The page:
Skip to content, or skip to search.

Skip to content, or skip to search.

Pets: Every Dog Has Its Day

New York's most secret society is devoted to this year's "It" animal.


The gathering every sunday afternoon is on a grassy hilltop beside the Alice in Wonderland statue in Central Park. Admission to the weekly event is every bit as exclusive as at velvet-rope clubs like Serena and Halo -- but boldface status and social connections won't do the trick. It's not who you are, but who you're with that counts here.

Welcome to Pug Hill, an elite Kaffeeklatsch for the short-faced dogs of the moment, stars of Burberry and Coach ads, beloved by the likes of Jenna Elfman and Paula Abdul. Started nearly six years ago by attorney John Jeannopoulos, Pug Hill has, despite high-profile attendees like Si Newhouse (who brought his now deceased black pug, Nero) and ex-Warhol Factory mainstay Brigid Berlin (who brings India), developed into a doggie democracy, where editors, advertising executives, and everyday nine-to-fivers chat about such pug-specific issues as loud snoring and scratch-prone bulging eyes, all to a soundtrack of snorts and strained breathing from their stout companions. Pug Hill also provides one of the strangest spectacles in Central Park when, in what can only be described as a kind of pug whirlpooling, dozens of the dogs form a pack to speedily circle their owners.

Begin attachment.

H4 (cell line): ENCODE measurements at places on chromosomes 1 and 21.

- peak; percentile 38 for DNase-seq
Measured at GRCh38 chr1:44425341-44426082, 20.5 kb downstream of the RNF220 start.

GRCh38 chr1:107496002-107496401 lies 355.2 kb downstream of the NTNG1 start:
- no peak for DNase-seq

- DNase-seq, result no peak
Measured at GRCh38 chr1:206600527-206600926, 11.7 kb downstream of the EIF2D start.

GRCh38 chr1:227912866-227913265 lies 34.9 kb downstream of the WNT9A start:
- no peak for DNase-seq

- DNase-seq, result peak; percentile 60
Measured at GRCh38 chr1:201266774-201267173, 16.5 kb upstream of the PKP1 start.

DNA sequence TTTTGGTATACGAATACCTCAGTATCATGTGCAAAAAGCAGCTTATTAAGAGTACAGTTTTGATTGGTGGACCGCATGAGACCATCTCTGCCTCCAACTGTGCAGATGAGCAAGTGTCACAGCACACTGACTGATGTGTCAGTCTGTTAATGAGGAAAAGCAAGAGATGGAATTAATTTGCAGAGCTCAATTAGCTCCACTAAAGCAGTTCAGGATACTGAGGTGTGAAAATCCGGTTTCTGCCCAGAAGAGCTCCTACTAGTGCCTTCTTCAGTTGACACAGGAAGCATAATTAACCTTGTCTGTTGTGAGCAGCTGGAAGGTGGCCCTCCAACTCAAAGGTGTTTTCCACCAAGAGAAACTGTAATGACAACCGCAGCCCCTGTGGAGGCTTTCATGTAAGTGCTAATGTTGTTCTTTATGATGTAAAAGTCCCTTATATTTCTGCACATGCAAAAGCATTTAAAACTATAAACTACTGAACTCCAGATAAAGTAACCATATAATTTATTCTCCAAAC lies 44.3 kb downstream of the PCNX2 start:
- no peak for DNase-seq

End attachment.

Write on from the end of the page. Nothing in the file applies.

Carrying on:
Pug Hill regulars can be as secretive as nightlife denizens bent on protecting their favorite after-hours haunt from exposure. "Please, please don't write about us!" begs a legal secretary. "Sunday is our dog's favorite day of the week. We don't want to take that away from her." Jeannopoulos, for his part, is as impassive as any club doorman. "I will answer only general questions about pugs," he says firmly, "not Pug Hill itself." New York, Jeannopoulos maintains, has become an "anti-dog, law-enforcement-happy city" in which gatherings where the leash law is occasionally violated in the spirit of the moment are heavily scrutinized by park rangers. More to the point, perhaps, is Jeannopoulos's admission that he is working on a book proposal about the weekly gathering -- and that in order to "protect it from exploitation," he has trademarked the name Pug Hill.


Current Issue
Subscribe to New York

Give a Gift